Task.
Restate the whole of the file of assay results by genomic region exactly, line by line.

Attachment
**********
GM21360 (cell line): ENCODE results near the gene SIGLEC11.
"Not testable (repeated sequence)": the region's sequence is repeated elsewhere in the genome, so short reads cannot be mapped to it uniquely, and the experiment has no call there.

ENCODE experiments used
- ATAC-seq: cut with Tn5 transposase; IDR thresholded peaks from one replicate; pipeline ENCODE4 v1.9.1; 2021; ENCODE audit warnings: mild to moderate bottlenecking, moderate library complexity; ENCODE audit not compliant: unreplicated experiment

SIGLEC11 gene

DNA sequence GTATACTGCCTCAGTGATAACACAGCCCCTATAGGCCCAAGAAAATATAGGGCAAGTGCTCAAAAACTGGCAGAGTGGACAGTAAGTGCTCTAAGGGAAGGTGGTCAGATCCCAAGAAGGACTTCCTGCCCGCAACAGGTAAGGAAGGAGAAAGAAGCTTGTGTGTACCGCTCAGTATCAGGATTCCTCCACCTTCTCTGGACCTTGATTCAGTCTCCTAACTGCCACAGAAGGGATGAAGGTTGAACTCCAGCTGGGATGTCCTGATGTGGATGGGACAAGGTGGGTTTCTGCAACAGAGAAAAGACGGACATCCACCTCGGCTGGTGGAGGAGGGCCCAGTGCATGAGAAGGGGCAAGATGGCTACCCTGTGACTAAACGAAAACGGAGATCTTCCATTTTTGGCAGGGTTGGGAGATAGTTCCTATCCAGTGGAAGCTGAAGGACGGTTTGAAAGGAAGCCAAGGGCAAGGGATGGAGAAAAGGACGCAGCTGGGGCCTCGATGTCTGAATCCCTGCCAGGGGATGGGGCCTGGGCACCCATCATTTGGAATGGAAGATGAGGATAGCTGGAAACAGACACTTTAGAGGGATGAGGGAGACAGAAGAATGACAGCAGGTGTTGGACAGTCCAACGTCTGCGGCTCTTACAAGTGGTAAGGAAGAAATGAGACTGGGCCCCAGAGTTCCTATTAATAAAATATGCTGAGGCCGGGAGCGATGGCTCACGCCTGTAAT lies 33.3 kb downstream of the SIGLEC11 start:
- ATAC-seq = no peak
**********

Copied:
GM21360 (cell line): ENCODE results near the gene SIGLEC11.
"Not testable (repeated sequence)": the region's sequence is repeated elsewhere in the genome, so short reads cannot be mapped to it uniquely, and the experiment has no call there.

ENCODE experiments used
- ATAC-seq: cut with Tn5 transposase; IDR thresholded peaks from one replicate; pipeline ENCODE4 v1.9.1; 2021; ENCODE audit warnings: mild to moderate bottlenecking, moderate library complexity; ENCODE audit not compliant: unreplicated experiment

SIGLEC11 gene

DNA sequence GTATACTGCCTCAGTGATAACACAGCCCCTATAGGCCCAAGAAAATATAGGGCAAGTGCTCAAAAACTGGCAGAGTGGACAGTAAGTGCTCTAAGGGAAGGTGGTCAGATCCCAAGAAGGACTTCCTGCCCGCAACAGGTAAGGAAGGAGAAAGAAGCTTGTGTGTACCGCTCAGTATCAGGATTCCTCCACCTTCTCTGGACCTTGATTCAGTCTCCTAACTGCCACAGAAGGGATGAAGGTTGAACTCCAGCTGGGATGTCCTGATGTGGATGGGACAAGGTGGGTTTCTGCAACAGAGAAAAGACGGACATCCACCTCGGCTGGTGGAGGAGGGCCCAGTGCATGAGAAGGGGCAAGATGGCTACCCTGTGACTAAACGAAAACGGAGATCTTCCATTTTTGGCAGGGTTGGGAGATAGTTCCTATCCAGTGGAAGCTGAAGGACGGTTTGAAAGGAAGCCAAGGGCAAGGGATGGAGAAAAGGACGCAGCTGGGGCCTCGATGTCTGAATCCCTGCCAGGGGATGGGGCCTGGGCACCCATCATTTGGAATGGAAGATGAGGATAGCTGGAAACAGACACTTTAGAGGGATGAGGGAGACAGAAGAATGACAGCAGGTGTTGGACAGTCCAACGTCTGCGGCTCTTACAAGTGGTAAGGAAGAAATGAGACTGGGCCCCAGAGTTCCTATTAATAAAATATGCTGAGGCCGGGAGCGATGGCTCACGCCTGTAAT lies 33.3 kb downstream of the SIGLEC11 start:
- ATAC-seq = no peak